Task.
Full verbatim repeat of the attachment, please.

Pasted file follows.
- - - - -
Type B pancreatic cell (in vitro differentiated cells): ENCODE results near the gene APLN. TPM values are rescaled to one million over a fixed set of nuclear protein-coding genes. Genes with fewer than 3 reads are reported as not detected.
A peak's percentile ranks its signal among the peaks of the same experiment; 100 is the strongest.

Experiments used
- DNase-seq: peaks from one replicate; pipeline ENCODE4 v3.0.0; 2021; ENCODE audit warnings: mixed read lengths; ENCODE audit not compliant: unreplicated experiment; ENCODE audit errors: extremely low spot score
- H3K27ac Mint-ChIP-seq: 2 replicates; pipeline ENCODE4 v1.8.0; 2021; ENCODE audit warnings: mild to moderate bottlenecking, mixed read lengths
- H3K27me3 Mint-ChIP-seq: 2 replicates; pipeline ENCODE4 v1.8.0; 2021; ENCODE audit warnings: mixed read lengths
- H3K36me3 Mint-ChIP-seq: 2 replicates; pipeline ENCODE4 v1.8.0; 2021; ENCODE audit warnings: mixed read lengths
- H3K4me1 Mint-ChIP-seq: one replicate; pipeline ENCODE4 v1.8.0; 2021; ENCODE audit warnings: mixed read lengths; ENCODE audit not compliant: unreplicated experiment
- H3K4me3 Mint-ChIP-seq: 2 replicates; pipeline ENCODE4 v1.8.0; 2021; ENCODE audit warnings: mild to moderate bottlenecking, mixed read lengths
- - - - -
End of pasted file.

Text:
Type B pancreatic cell (in vitro differentiated cells): ENCODE results near the gene APLN. TPM values are rescaled to one million over a fixed set of nuclear protein-coding genes. Genes with fewer than 3 reads are reported as not detected.
A peak's percentile ranks its signal among the peaks of the same experiment; 100 is the strongest.

Experiments used
- DNase-seq: peaks from one replicate; pipeline ENCODE4 v3.0.0; 2021; ENCODE audit warnings: mixed read lengths; ENCODE audit not compliant: unreplicated experiment; ENCODE audit errors: extremely low spot score
- H3K27ac Mint-ChIP-seq: 2 replicates; pipeline ENCODE4 v1.8.0; 2021; ENCODE audit warnings: mild to moderate bottlenecking, mixed read lengths
- H3K27me3 Mint-ChIP-seq: 2 replicates; pipeline ENCODE4 v1.8.0; 2021; ENCODE audit warnings: mixed read lengths
- H3K36me3 Mint-ChIP-seq: 2 replicates; pipeline ENCODE4 v1.8.0; 2021; ENCODE audit warnings: mixed read lengths
- H3K4me1 Mint-ChIP-seq: one replicate; pipeline ENCODE4 v1.8.0; 2021; ENCODE audit warnings: mixed read lengths; ENCODE audit not compliant: unreplicated experiment
- H3K4me3 Mint-ChIP-seq: 2 replicates; pipeline ENCODE4 v1.8.0; 2021; ENCODE audit warnings: mild to moderate bottlenecking, mixed read lengths